Private rented sector (PRS) in Poland | In Principle

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Private rented sector (PRS) in Poland

The private rented sector in Poland is on the radar of foreign institutional investors.  Investments in residential rental properties are in vogue in Western Europe. Despite the global crisis caused by COVID-19, investors actively seek opportunities in friendly foreign markets, including Poland. The Polish market is considered promising, even though historically in Poland there has been a tradition of owning rather than renting.

Progressive demographic and social changes, high prices and restrictions on financing, along with the inconveniences of the existing rental sector, which is fragmented and mainly in private hands, have sparked a new trend in favour of the institutional rental sector. There is a concern for mobility and income stability as well as a preference for flexible rental agreements over mortgages. This leads to an expectation of a professional rental market and overall quality. Tenants are beginning to prefer dealing with a single professional investor who can provide decent standard residential premises, as well as additional facilities and services, including property management.

Currently, the residential rental market needs to be adapted and developed to meet those needs. This may be solved by institutional investors coming to Poland. Several large deals in the private rented sector have been concluded over the past few years, and further acceleration is expected.  This is due to residential rental property being considered a low-risk asset class. Poland is favoured by demographics. The stable economy and strong results in the housing sector make Poland a market with great potential, offering stable cash flow and high returns. The number of developers seeking to diversify their revenues by building projects entirely for institutional investors is increasing. There is also rising interest among property management companies eager to support investors in professional management of rent and services.

Advising foreign investment funds on complex, multi-phase real estate transactions shows that investing in the private rented sector should be preceded by comprehensive due diligence. The analysis must cover all legal aspects of the transaction, including purchase of the land or building, zoning and environmental issues, as well as property and rent management. Legal analysis must be supported by a comprehensive exploration of tax and financing matters. For instance, one issue specific to Poland is that many Polish properties are subject to restitution claims related to unlawful post-war nationalisation, especially in Warsaw. This requires special legal analysis when choosing the site for future real estate projects. At the final stage of handing over the development to be managed and leased, it is important to negotiate favourable property management and lease agreements. They should secure the investor’s interests, in particular with regard to rent increases or in case of termination of agreements with tenants, whose legal position against the landlord is strongly protected by Polish law. Fortunately, there are ways to strike a balance between the landlord’s and the tenant’s rights and make lease management economically reasonable and efficient.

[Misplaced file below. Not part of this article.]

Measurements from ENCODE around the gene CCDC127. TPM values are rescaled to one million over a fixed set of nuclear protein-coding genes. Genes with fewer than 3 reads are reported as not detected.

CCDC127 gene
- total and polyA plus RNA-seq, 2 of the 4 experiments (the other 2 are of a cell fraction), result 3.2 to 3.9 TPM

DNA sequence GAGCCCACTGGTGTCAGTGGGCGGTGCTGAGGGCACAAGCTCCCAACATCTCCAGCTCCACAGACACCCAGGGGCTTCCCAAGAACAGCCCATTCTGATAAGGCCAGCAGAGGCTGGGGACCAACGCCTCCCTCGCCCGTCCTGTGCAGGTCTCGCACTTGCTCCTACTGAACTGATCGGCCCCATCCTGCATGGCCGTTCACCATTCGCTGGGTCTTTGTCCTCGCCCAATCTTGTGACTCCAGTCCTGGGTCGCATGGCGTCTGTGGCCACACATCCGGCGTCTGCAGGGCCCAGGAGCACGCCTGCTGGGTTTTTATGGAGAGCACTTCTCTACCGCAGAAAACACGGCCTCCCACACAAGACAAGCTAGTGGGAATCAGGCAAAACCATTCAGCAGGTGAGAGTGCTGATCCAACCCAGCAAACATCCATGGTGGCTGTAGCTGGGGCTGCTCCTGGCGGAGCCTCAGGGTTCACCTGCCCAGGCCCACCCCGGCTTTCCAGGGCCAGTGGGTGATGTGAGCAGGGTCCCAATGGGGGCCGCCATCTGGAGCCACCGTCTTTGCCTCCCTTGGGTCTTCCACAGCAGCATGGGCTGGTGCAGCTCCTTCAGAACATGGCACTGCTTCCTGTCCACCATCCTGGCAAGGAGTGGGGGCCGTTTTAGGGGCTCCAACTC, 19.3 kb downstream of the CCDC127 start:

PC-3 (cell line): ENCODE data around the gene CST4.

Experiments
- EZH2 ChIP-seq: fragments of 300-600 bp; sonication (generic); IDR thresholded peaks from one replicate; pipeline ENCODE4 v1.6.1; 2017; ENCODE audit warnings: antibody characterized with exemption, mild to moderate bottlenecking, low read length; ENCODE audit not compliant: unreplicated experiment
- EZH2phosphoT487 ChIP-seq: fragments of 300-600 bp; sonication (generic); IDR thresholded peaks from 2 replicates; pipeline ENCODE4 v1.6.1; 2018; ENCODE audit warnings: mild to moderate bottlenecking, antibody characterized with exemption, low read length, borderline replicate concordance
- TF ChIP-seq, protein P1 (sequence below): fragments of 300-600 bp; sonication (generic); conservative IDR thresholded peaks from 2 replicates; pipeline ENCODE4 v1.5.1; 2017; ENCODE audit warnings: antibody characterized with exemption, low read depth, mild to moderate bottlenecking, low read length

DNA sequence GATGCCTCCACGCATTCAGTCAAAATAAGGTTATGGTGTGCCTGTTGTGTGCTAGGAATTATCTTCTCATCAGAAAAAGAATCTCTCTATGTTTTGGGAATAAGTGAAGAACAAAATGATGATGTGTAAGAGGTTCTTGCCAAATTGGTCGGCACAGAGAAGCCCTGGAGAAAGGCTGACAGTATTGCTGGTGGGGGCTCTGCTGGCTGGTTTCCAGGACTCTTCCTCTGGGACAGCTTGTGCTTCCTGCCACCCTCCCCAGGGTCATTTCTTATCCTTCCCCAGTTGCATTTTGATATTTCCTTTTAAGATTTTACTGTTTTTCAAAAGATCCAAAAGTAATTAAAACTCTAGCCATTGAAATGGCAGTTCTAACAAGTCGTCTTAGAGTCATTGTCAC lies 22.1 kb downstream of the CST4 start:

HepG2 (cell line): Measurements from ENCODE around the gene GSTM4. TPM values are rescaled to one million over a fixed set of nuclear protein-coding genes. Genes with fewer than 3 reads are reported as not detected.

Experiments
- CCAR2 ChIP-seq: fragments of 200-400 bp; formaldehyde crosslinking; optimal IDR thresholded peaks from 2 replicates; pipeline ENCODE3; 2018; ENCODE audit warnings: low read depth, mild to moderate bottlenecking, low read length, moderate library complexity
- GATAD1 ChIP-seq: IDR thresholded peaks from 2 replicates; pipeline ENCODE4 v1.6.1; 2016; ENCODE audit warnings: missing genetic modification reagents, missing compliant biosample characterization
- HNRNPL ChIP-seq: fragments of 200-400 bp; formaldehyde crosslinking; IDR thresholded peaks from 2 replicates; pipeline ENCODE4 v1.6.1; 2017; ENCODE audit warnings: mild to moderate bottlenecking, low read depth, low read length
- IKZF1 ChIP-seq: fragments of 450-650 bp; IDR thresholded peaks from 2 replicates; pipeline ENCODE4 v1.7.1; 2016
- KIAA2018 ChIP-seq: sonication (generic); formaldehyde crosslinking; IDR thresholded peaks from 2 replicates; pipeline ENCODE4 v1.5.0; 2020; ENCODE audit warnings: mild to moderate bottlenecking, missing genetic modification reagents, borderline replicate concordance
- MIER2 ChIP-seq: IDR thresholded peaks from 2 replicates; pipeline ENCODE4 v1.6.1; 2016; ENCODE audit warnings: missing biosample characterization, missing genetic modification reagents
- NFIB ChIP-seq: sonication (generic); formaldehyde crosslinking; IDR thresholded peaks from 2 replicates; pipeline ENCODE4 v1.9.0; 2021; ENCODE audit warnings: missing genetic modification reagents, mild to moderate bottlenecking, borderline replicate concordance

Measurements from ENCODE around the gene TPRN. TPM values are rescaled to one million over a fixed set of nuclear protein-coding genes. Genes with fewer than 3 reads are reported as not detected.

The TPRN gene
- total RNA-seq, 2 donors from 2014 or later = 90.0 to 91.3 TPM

It turns out that providing the investor with the right legal expertise throughout the entire transaction process, a sound and supportive housing market environment, and a readiness to deliver the desired investment product are the key factors ensuring a successful and safe transaction in the private rented sector that meets the investor’s expectations.

With all these factors present, there is expected to be significant allocation of capital to this asset class and gradual growth of this sector in Poland in the upcoming years.

Barbara Wiśniewska, attorney-at-law, Real Estate practice, Wardyński & Partners


The content of this article is a part of Episode 4 of the programme News from Poland – Business & Law. You can watch the episode here >>>

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